Old Delhi is one of her favourite haunts. “You’ve got Chandni Chowk, the main artery, and then you have all these different bazaars, very narrow alleyways that have been there for hundreds of years. The architecture is just extraordinary. Most of it is decayed and falling apart, but life here really does exist as it has existed for hundreds and hundreds of years. It’s great to get a guide, or there are bicycle rickshaws, and you can hire them for half a day and they will take you on a tour.”

The newer part of the city has its attractions too, being home to Wood’s favourite city hotel, the Aman New Delhi, as well as to a host of cool boutiques and restaurants. “One of the things I love about India is that it’s one of those countries where they really love foreigners. I mean, it’s always hard when you’re near really touristy places because you do get harassed, but people are endlessly curious about you and I’ve always felt incredibly welcome and incredibly safe in those situations.

“I’ve become used to walking into any temple, any gurdwara, any mosque, and I’ve never ever had anything but a welcoming reception. But often visitors are worried about not knowing the right thing to do. For example, before you go into a gurdwara, which is a Sikh temple, you have to wash your hands and wash your feet and it’s all very confusing. If you stand there looking slightly confused, though, someone will always come up to you and gesture for you to do this, do that, and take you through it. I’ve had people point to things and give me sign language for what I need to do and it’s really lovely.

“In the years I’ve been travelling to Delhi, the city has changed hugely. One of the biggest changes has been the pollution. The city converted all its buses and tuk-tuks over to green gas, which has made a huge difference. For years and years I’d been coming to Delhi and never once saw a blue sky, whereas now you regularly see a blue sky.”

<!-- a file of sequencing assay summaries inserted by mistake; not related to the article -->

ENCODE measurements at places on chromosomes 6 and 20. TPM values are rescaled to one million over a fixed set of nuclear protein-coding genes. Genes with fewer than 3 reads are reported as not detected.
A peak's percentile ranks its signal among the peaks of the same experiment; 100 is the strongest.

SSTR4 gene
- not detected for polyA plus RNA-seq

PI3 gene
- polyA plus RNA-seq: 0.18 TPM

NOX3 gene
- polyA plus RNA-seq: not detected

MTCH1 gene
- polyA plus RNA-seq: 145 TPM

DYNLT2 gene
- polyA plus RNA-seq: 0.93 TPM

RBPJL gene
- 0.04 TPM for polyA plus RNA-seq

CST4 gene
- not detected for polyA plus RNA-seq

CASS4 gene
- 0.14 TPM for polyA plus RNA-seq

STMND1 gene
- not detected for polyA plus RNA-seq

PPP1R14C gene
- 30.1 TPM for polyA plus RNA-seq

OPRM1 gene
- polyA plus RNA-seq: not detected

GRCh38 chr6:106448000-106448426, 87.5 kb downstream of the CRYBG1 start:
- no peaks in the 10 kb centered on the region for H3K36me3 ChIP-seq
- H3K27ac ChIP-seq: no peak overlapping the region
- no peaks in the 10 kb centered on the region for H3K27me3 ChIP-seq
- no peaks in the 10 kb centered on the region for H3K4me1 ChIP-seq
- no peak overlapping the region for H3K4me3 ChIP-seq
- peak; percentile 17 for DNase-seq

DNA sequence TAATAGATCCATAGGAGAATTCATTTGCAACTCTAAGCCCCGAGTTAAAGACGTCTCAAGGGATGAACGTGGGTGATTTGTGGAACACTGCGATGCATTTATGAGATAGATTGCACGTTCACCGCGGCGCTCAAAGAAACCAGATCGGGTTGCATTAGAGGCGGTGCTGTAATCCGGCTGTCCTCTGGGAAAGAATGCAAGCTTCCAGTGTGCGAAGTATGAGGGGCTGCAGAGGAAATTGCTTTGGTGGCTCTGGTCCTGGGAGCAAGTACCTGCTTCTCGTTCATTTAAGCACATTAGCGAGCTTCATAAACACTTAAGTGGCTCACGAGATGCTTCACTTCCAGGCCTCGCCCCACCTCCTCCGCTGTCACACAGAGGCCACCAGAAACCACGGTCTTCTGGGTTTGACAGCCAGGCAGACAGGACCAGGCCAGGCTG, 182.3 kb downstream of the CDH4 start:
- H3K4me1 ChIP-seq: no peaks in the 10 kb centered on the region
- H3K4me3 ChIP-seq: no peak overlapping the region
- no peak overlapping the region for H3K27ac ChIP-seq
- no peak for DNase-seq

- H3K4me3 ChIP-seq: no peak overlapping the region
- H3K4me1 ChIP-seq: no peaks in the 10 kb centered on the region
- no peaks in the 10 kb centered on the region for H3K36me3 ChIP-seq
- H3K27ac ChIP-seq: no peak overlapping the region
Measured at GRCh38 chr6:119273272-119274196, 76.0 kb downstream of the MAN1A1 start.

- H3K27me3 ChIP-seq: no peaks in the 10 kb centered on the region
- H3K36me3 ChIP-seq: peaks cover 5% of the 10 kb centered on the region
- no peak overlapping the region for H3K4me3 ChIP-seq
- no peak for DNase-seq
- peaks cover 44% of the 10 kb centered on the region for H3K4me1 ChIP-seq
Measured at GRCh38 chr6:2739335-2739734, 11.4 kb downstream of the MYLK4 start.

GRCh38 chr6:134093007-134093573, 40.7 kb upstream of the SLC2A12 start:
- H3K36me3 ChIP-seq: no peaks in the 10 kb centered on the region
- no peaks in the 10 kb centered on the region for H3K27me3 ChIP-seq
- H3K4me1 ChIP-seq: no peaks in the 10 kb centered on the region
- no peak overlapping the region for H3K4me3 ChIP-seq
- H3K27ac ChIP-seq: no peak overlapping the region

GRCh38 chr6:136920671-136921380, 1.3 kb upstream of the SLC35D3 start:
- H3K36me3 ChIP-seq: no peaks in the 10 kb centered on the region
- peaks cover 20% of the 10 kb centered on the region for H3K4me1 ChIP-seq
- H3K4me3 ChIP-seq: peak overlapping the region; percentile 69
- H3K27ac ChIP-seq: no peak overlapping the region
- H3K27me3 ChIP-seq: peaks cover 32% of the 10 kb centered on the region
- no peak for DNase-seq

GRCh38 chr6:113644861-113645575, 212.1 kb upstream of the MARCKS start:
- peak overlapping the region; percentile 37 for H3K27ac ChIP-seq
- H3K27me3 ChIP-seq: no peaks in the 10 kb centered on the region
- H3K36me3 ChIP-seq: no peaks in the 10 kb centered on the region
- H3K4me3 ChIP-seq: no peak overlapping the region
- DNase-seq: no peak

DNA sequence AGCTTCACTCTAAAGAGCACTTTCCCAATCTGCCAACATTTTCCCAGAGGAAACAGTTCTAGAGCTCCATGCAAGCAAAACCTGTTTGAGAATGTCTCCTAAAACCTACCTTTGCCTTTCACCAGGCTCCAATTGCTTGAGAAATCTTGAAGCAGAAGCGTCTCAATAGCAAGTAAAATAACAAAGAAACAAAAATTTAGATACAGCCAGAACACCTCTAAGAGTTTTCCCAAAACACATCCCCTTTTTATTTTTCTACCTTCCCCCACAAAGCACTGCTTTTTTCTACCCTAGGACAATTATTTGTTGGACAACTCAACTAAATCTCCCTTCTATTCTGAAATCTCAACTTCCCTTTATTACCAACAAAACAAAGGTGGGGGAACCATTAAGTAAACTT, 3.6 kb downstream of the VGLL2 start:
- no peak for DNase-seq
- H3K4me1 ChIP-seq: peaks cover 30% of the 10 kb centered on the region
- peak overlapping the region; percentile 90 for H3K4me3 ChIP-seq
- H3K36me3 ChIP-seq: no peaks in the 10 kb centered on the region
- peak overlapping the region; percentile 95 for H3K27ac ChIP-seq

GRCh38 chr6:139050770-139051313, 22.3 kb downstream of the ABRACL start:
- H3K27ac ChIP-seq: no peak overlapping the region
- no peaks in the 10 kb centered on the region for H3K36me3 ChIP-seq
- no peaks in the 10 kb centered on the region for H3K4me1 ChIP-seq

Wood enjoyed the sense of anticipation in Delhi pre-Games, a city normally driven by commerce and politics. “When we were there, they were going through all the angst Sydney went through pre-Olympics – ‘We’re not going to do it, we’re not going to be ready in time.’ There was lots of self-criticism in the media, exactly as there was in Sydney. But I have no doubt that they will pull it off. I have no doubt there will be a wonderful patriotism and a wonderful welcoming to foreigners within the city.”


Red Fort

“When the Mughals came across the Himalaya from Iran and Iraq and invaded India, they made Delhi their capital, so the city is full of Mughal sites. They ran their empire from the Red Fort, which is in the same architectural style as the Taj Mahal – nowhere near as beautiful as the Taj Mahal, but very impressive.” Eastern edge of Old Delhi

[Gandhi Smriti Museum

](”The father of modern India is revered in India, and you can still see Gandhi’s picture everywhere. I love the Gandhi museum. It’s not flash and it’s not what you would perhaps imagine; it’s very simple. It’s the site where Gandhi was assassinated. Sad, humble and beautiful.” Birla House, 5 Tees January Marg, New Delhi, + 91 11 2301 2843

India Gate

“On a Sunday afternoon India Gate is Delhi’s answer to Sydney’s Hyde Park or Botanical Gardens. A lot of Delhiites and families go there, and there are paddleboats for hire. There used to be balloon-wallahs, chai-wallahs, popcorn-wallahs and people with carts selling trinkets and trifles, but apparently they’ve been made to leave for the Commonwealth Games. I loved the spectacle, the colour and the craziness, and I hope they’ll be back.” Rajpath, New Delhi

Lodi Gardens

“If you want to escape the hustle and bustle and the harassment you can experience on the street, Lodi Gardens is a lovely place to go to relax and just sit quietly.” Lodi Rd, Lodi Estate, New Delhi

Nizam-ud-din’s Shrine